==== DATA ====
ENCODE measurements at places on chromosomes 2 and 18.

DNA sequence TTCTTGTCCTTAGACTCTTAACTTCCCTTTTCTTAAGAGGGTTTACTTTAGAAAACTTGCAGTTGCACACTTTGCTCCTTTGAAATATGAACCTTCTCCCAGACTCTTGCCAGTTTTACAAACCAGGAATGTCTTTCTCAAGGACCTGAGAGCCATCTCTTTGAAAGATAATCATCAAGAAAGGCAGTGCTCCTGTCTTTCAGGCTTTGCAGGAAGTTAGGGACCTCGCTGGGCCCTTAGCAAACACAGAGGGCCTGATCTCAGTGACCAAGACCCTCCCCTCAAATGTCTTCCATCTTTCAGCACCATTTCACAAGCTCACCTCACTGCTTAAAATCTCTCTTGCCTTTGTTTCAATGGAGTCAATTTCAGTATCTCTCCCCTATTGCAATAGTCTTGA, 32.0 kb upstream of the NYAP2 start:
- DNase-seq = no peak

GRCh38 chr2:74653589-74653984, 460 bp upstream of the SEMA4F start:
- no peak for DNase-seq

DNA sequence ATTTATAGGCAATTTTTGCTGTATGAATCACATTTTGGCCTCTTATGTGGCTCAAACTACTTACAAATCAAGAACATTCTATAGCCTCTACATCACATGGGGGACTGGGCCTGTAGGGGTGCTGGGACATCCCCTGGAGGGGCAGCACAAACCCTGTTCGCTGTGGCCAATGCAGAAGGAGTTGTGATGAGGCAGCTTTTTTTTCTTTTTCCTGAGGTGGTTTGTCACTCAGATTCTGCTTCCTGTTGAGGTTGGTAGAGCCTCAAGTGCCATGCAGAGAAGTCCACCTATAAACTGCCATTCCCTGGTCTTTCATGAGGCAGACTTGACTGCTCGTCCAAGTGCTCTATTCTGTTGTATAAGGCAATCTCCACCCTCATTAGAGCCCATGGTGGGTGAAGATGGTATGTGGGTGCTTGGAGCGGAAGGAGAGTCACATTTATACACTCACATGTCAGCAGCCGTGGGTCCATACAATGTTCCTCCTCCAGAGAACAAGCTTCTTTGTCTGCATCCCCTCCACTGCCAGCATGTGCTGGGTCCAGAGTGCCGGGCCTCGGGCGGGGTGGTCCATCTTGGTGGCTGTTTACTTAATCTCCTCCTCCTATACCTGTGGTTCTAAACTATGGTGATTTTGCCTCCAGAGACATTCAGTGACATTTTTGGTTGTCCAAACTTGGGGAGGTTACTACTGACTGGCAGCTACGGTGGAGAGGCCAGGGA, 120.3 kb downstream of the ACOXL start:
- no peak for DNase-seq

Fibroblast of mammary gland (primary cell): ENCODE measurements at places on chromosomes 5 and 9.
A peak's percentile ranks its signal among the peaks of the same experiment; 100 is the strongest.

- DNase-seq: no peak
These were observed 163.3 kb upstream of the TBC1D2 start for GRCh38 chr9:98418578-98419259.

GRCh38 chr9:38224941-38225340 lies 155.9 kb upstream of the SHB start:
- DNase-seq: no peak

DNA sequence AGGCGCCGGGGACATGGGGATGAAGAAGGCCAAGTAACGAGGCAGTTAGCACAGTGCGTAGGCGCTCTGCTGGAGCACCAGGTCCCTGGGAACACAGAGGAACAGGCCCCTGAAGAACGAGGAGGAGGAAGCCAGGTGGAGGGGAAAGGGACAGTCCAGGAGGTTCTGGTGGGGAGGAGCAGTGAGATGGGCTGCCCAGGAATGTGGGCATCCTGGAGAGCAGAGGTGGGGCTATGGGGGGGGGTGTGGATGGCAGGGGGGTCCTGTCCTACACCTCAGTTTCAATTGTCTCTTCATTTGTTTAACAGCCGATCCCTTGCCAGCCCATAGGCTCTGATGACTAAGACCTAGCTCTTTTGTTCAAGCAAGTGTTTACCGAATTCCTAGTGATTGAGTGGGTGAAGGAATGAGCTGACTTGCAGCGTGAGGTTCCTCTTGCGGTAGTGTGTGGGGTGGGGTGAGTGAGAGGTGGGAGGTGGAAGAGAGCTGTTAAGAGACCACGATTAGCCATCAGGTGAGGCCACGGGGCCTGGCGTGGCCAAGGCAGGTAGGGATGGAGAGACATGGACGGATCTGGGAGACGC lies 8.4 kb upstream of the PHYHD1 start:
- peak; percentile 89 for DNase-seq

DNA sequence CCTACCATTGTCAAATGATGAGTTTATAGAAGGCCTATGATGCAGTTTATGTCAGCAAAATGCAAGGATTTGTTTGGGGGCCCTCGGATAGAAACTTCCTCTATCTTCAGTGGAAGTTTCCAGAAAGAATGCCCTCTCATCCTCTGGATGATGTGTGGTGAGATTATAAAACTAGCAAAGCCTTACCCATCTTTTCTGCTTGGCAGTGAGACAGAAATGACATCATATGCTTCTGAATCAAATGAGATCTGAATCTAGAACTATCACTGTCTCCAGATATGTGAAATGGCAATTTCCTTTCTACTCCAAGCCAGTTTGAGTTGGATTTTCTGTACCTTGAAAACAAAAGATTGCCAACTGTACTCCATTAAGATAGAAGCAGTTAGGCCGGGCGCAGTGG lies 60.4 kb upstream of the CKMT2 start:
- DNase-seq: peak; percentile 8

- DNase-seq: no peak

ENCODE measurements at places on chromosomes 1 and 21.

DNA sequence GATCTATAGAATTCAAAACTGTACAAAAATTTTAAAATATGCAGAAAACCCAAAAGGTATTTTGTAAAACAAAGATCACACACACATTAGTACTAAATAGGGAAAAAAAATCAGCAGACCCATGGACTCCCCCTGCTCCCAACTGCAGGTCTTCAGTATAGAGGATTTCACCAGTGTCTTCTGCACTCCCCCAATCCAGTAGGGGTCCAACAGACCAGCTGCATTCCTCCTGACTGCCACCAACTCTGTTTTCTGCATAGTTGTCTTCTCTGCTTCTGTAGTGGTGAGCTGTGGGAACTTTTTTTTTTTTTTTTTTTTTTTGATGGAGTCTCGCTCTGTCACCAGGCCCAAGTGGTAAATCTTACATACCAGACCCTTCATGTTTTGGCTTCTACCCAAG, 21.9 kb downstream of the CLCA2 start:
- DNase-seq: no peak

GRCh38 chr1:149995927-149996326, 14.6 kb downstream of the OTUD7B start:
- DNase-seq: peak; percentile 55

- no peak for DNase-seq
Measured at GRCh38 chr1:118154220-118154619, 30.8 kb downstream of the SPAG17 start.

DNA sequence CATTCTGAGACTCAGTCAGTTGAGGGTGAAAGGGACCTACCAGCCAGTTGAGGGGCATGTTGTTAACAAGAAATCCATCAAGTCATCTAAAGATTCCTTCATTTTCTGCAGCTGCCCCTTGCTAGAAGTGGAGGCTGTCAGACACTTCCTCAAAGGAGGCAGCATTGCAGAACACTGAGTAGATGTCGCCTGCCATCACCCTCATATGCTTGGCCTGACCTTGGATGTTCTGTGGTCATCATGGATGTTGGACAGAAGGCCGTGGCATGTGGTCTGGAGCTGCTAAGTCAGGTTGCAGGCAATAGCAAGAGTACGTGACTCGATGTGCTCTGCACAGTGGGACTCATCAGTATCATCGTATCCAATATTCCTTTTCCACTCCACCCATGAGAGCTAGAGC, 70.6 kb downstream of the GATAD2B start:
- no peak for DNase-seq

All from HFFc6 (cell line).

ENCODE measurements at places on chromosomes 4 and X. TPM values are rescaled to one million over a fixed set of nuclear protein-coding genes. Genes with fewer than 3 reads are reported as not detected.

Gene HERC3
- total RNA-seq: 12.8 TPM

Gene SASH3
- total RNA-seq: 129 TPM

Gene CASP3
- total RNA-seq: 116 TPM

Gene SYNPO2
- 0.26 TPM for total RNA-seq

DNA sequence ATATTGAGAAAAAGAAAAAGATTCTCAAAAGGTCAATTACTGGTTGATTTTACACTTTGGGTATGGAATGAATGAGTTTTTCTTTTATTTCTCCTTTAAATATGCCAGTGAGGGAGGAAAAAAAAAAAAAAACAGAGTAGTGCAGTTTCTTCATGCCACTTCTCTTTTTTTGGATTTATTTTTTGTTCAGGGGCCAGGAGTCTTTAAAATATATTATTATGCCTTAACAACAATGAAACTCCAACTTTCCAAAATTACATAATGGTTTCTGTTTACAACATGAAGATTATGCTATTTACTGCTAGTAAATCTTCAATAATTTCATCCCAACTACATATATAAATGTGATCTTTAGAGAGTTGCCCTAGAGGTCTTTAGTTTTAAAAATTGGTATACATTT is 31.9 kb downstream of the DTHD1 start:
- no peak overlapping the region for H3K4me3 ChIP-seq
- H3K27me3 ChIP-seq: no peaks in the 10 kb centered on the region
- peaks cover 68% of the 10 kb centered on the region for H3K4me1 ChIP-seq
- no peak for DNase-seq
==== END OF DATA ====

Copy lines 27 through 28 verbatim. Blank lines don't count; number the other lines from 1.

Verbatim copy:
- no peak for DNase-seq

All from HFFc6 (cell line).